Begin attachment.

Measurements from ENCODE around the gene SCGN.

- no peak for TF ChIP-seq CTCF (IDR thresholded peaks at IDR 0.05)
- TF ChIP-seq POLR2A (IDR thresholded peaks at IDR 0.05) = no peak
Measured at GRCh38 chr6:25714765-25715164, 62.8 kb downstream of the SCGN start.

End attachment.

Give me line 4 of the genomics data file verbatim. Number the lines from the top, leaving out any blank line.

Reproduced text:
Measured at GRCh38 chr6:25714765-25715164, 62.8 kb downstream of the SCGN start.